What are the initial steps to becoming an effective leader?

One of the first steps in becoming an effective leader and arguably the most important step is understanding why you want to be a leader. Having this conversation with yourself is an ongoing dialogue that will ebb and flow throughout your life as a leader. Ask yourself, “Why do I want to do this?” “What about leadership is attractive to me?” Many leaders that are changing from being a self-leader to team leaders or people transitioning from team leaders to organization leaders may initially think if they have more control of what is happening around them or whom they work with, they can get more done on a day-to-day basis.

I have learned that the most effective leaders of organizations are the ones that can let go of the steering wheel, much like a musical conductor must believe in the capabilities of their orchestra. Imagine what might happen if the conductor of the orchestra stepped off the podium, put down his baton, and grabbed a horn from somebody to show them how to play it. Of course, that wouldn’t work as an organizational leader, if you are focused on controlling the people you oversee, they will only be as good as their leader, if that. If a leader can let go of control, they can focus on bringing out the best in each of their subordinates, then the organization becomes better than just any one person.

Part of being A Leader Worth Following is the ability to diagnose yourself and others around you and the tasks being completed. As a leader, you must ask yourself if you can delegate with the confidence that others will complete tasks the right way. The beauty of a high-functioning team and a high-functioning organization is that everybody knows what they’re supposed to do, and the leadership is coaching and helping people understand their jobs. Much like the best athletes need coaches that can see the whole picture and make small changes that make a great impact.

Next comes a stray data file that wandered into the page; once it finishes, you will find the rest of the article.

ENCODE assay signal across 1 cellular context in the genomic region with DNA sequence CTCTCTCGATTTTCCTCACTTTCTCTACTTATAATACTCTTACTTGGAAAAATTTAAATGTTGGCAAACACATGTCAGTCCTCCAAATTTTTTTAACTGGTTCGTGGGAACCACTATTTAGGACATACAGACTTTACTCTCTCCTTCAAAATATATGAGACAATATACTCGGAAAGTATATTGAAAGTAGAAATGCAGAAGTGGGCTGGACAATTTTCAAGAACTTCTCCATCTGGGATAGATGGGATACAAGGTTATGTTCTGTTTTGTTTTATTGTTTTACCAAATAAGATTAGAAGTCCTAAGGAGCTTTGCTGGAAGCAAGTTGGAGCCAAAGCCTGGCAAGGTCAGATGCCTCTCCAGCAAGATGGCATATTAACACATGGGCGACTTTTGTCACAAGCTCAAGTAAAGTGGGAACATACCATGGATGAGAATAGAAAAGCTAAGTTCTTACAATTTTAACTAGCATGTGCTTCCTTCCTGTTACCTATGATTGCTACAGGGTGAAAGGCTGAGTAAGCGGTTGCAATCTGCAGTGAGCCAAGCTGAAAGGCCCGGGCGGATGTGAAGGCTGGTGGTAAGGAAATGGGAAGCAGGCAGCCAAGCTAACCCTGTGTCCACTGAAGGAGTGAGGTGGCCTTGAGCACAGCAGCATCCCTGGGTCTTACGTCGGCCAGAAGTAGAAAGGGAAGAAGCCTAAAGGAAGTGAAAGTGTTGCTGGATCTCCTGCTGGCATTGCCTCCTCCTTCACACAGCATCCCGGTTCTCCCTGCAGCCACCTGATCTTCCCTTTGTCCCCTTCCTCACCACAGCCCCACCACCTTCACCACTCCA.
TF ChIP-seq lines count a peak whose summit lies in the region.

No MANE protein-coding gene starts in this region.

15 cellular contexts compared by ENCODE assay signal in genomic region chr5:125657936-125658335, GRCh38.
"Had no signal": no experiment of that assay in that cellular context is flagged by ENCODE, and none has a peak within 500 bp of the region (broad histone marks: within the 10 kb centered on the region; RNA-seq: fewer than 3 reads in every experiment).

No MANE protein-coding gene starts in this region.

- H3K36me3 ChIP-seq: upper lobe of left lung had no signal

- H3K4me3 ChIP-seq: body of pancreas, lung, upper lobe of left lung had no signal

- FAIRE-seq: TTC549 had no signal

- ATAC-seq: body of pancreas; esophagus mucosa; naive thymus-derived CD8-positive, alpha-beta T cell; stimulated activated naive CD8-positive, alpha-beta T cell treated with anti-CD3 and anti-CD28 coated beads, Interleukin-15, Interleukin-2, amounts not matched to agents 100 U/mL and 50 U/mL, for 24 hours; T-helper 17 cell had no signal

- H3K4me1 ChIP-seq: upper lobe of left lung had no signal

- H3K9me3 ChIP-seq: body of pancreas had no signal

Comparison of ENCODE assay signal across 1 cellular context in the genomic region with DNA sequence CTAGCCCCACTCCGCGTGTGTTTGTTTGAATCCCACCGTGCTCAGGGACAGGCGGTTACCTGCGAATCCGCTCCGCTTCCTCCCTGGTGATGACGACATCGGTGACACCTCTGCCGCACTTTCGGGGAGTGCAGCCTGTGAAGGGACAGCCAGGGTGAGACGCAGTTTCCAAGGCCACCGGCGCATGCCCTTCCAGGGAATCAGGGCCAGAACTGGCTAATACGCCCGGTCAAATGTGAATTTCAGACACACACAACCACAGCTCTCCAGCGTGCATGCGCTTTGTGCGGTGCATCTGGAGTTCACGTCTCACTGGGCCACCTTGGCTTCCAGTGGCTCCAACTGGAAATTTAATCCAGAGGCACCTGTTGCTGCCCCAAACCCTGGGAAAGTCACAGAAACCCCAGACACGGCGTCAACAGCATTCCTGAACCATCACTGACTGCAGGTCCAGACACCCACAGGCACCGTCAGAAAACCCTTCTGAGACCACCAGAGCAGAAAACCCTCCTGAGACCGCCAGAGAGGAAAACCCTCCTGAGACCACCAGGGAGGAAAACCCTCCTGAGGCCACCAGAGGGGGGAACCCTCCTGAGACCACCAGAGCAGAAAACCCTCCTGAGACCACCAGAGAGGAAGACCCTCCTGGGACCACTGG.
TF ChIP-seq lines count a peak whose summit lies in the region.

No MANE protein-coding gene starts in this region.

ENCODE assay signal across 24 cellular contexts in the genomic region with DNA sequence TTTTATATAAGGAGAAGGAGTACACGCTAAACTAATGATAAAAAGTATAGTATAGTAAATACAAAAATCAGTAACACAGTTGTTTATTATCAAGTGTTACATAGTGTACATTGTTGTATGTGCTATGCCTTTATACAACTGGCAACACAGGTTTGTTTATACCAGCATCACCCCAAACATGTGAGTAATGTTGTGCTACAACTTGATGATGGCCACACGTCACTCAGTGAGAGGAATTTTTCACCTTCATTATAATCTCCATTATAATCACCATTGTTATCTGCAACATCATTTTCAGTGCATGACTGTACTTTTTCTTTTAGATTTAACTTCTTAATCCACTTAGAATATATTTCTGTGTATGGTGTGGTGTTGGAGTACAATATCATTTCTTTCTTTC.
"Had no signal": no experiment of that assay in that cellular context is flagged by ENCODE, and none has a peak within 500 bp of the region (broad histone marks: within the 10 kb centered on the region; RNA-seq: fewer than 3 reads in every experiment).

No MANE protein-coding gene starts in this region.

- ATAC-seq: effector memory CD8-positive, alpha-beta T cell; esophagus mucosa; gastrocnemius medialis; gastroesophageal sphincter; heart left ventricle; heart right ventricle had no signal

If the leader assumes that everybody is fully competent and they’re an expert in what they’re doing, there will be so much friction on that team, and nothing will ever get done. Being an effective leader requires you to know your team and each person’s competency level with whatever task they are responsible for. This could be a widget task, a communication task, or a writing task. Knowing your team is vital to being the kind of leader you want to be. It also gives you the knowledge of how much support you should be giving each of the members of your team. Sometimes if you throw people in the deep end and expect them to figure it out and they are not proficient at whatever you are asking of them then you are giving them the wrong type of leadership for their needs. As a leader, you should be adaptive to your team, for example setting the groundwork for success by having them complete certain steps and then reviewing their progress with you. Diagnosing their competency level and setting them up for success will allow them to become self-leaders without getting discouraged or frustrated. Using phrases like “Did you have any trouble? Is there anything I can help you with?” Is a way for us to better understand the people we work with but also gives us opportunities to grow as leaders, and how we can better coach this person in the future. Being a leader that supports those around them versus telling them what to do will help keep the grit out of the gears and allow for a more high-functioning team.